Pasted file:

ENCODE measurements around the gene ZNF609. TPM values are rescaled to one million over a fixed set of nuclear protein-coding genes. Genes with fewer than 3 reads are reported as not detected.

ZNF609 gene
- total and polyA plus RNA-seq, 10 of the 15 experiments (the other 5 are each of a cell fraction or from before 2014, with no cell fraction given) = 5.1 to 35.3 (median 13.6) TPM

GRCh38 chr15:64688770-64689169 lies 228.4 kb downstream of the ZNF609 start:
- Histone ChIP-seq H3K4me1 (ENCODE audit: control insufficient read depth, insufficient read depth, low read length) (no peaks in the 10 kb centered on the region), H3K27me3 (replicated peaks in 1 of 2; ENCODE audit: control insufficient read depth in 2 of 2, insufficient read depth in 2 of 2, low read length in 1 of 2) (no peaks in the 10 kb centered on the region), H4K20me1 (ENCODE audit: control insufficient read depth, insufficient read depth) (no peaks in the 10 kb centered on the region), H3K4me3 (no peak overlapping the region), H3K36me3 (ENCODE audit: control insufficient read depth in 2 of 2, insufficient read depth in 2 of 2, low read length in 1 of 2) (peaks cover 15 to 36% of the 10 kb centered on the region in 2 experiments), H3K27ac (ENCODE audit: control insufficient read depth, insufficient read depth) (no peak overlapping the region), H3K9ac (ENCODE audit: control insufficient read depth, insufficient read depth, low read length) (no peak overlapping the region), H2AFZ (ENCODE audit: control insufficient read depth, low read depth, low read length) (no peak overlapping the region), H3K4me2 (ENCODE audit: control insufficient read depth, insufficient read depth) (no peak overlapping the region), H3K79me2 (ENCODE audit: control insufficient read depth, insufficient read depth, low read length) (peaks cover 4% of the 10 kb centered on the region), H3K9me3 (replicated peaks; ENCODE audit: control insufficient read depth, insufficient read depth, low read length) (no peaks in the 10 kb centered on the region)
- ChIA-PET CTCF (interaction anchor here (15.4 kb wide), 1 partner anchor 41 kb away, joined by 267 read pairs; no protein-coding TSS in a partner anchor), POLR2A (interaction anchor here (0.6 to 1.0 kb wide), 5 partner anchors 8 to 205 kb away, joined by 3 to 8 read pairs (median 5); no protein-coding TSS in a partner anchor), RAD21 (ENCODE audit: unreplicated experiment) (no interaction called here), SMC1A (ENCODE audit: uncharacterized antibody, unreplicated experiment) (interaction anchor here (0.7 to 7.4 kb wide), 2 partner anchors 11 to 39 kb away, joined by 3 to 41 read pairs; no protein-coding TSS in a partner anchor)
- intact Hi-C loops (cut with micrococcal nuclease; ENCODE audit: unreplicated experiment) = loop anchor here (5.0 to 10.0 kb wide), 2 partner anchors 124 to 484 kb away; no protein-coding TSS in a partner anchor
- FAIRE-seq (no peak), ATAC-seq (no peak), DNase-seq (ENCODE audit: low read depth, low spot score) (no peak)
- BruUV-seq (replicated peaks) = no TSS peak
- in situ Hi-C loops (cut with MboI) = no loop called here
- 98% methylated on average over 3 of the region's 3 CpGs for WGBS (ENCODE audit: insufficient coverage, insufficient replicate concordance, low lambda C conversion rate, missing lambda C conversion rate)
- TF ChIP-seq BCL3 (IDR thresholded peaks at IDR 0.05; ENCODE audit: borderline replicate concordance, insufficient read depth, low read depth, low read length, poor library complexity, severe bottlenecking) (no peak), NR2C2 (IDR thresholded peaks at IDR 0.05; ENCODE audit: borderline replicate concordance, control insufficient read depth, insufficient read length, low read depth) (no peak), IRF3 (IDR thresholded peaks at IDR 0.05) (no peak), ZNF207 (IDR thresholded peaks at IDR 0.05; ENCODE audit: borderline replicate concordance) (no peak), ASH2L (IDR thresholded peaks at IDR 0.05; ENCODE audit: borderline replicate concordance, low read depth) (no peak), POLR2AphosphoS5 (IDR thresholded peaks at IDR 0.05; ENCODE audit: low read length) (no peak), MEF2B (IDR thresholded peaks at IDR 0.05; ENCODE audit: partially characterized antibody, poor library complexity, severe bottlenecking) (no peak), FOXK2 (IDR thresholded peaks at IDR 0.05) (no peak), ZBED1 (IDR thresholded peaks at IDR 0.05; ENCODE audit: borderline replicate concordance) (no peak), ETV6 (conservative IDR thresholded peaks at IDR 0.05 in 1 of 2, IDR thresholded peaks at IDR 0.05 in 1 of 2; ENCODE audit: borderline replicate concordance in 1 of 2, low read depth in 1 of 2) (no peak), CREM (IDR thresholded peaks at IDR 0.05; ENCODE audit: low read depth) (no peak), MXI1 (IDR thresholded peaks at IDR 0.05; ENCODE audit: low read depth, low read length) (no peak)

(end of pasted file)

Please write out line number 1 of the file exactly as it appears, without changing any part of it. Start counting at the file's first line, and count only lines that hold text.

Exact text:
ENCODE measurements around the gene ZNF609. TPM values are rescaled to one million over a fixed set of nuclear protein-coding genes. Genes with fewer than 3 reads are reported as not detected.